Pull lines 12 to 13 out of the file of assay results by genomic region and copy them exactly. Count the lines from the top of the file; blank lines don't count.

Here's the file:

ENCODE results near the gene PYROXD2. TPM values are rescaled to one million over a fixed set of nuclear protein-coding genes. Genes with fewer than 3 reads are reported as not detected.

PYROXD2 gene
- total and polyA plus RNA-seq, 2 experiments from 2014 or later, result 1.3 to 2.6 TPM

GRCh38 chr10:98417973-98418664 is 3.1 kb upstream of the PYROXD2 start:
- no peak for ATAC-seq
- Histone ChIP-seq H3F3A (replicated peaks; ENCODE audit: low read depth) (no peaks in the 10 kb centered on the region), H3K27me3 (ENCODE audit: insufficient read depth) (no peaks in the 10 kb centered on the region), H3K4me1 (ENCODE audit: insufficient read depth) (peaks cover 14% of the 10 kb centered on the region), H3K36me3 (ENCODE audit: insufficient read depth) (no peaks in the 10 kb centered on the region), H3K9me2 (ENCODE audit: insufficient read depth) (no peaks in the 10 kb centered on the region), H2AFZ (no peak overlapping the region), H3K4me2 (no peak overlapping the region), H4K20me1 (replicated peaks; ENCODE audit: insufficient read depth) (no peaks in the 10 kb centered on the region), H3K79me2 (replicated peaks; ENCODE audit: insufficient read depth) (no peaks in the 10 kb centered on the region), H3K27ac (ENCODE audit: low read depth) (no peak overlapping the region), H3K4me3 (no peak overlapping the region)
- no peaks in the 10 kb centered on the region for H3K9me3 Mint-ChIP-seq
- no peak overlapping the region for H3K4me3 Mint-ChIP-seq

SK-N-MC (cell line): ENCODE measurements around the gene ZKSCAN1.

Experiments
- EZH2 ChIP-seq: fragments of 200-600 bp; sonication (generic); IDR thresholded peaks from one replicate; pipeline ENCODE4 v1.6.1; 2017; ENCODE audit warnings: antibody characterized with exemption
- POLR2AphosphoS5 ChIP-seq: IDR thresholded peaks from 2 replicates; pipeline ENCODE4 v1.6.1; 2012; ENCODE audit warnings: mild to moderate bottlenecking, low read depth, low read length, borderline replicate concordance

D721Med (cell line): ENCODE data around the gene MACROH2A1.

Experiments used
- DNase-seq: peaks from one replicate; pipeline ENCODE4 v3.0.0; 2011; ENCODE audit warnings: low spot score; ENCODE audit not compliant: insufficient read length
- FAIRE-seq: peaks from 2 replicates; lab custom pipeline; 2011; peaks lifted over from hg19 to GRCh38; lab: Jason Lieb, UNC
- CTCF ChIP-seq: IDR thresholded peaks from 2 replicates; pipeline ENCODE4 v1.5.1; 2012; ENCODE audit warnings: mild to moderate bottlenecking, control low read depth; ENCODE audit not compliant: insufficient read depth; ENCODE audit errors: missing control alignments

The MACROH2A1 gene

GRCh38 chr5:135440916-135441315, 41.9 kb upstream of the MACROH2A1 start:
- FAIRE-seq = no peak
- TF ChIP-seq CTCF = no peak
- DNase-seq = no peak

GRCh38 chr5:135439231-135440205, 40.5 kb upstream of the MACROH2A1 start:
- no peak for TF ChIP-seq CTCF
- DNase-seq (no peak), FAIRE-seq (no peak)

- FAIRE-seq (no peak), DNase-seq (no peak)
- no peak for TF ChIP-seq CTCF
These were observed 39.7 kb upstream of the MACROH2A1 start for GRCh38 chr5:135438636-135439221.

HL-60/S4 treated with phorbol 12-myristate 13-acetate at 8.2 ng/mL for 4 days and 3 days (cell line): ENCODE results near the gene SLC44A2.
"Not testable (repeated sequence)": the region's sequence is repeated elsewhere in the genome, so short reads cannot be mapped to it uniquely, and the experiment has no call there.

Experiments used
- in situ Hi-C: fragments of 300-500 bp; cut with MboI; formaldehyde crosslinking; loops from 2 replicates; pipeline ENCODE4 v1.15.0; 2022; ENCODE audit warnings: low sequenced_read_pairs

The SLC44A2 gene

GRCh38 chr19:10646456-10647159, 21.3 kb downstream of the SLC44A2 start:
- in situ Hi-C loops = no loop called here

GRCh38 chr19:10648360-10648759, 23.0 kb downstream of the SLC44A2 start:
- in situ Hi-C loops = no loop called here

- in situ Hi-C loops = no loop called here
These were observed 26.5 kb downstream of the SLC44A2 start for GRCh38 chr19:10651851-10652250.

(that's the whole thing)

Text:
- POLR2AphosphoS5 ChIP-seq: IDR thresholded peaks from 2 replicates; pipeline ENCODE4 v1.6.1; 2012; ENCODE audit warnings: mild to moderate bottlenecking, low read depth, low read length, borderline replicate concordance

D721Med (cell line): ENCODE data around the gene MACROH2A1.